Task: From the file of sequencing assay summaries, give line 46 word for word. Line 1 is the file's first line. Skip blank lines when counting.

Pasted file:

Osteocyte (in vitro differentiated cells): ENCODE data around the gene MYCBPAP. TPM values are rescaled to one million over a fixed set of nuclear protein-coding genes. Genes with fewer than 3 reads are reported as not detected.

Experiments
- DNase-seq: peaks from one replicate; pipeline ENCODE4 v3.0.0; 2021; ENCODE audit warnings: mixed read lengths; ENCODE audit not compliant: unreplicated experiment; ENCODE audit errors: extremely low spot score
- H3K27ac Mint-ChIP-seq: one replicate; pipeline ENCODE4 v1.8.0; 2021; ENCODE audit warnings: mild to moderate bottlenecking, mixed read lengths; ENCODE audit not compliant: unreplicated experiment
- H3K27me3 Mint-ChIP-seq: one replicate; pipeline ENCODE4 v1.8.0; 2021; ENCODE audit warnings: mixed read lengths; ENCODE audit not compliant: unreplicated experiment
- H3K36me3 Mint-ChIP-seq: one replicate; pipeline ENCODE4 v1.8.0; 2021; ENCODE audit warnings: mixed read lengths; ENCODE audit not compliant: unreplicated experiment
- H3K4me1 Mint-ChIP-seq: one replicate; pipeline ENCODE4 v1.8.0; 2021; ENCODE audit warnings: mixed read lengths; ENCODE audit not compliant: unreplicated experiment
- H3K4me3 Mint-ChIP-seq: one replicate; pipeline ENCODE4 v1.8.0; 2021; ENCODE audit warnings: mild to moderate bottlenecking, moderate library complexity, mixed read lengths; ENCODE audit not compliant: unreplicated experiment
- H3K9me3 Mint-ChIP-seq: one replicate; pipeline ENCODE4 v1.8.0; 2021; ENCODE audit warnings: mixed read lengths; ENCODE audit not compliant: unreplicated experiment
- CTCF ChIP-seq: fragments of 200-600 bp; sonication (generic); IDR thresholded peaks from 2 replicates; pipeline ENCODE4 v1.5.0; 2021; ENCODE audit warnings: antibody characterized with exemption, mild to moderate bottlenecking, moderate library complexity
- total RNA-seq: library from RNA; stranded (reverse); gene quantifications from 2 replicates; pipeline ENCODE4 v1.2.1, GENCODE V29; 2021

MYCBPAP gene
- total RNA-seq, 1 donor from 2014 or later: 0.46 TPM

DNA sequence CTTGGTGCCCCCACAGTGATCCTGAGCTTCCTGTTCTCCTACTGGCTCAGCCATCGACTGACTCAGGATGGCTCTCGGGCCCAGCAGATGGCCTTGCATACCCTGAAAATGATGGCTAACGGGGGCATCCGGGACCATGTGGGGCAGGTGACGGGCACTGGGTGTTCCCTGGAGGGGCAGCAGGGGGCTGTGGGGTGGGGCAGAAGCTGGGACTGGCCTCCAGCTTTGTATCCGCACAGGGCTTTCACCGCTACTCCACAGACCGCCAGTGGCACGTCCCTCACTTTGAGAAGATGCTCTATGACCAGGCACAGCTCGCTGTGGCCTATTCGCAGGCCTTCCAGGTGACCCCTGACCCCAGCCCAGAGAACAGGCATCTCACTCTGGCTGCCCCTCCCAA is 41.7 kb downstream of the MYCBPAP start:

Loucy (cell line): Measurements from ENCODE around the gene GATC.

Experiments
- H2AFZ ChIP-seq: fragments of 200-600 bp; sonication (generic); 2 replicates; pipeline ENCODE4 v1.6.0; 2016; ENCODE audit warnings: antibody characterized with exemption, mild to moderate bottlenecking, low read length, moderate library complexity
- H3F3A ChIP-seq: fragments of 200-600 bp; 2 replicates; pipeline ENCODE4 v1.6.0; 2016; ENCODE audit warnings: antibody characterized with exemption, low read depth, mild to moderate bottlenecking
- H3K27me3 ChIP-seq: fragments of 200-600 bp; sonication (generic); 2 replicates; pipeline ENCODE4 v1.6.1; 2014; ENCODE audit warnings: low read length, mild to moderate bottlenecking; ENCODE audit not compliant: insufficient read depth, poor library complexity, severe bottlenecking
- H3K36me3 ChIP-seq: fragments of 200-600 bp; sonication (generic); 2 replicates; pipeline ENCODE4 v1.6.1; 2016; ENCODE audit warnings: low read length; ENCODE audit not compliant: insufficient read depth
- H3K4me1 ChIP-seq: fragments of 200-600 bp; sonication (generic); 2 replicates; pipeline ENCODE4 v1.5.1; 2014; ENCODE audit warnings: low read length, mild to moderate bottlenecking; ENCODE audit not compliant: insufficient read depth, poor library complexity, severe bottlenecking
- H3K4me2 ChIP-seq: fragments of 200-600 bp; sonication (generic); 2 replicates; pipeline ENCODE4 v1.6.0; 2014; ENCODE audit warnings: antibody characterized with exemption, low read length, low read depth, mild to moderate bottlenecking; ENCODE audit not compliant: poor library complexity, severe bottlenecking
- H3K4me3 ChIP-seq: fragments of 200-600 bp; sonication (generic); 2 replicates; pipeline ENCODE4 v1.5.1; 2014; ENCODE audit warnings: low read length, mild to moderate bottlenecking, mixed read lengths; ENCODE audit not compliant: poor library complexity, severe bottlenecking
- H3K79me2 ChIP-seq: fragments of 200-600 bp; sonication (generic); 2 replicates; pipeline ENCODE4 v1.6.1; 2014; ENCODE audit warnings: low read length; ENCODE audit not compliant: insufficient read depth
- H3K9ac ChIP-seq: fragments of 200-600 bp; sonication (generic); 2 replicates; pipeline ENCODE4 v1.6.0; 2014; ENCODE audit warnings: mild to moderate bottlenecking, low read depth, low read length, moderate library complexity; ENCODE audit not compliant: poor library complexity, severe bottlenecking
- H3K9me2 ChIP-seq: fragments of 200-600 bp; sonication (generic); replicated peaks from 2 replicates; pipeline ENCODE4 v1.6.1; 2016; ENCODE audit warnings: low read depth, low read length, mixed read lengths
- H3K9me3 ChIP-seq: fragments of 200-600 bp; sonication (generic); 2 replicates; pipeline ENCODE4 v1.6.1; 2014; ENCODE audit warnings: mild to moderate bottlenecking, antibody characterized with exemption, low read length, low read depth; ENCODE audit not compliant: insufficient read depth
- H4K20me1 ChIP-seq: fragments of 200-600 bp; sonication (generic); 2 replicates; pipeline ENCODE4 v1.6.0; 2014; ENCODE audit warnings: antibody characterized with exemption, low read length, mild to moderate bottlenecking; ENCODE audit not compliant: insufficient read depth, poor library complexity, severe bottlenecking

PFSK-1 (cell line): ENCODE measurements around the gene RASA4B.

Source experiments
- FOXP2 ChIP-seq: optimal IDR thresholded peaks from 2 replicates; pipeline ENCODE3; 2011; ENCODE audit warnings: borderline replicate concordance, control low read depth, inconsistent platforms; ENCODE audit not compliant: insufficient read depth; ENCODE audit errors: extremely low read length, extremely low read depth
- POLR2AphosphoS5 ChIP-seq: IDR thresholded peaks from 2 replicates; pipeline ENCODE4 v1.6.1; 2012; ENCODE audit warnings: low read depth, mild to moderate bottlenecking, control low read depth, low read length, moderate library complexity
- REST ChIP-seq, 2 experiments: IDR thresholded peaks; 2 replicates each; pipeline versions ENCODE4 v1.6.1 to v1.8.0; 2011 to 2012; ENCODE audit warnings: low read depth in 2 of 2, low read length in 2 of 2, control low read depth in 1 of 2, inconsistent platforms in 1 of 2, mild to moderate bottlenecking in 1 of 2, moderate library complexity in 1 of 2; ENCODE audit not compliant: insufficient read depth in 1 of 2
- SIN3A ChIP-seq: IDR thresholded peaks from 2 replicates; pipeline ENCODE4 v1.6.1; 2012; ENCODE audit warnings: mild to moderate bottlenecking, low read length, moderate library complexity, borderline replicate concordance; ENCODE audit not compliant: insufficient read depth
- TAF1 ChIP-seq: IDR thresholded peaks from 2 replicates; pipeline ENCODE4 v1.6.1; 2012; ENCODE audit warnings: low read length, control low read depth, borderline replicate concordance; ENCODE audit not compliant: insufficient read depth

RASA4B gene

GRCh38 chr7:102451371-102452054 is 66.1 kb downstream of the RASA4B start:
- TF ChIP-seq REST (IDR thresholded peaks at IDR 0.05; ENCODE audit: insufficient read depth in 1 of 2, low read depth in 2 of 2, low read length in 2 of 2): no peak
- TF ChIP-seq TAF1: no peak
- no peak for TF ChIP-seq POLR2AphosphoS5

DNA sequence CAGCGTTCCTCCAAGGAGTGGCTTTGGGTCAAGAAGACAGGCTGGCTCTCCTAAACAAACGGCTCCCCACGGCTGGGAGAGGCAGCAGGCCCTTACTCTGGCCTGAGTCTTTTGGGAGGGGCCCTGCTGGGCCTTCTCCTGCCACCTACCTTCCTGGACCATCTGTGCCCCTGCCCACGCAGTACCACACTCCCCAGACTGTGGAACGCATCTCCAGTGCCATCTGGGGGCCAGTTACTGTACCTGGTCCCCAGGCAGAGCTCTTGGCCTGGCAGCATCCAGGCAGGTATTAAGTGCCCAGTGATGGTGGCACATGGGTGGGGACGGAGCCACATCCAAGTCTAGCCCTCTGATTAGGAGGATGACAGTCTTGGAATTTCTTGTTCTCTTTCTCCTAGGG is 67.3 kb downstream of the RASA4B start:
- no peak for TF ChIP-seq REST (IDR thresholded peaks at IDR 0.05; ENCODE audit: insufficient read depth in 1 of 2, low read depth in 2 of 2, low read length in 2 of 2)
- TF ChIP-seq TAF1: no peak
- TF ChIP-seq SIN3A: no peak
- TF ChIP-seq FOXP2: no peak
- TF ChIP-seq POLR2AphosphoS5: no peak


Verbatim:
- TF ChIP-seq POLR2AphosphoS5: no peak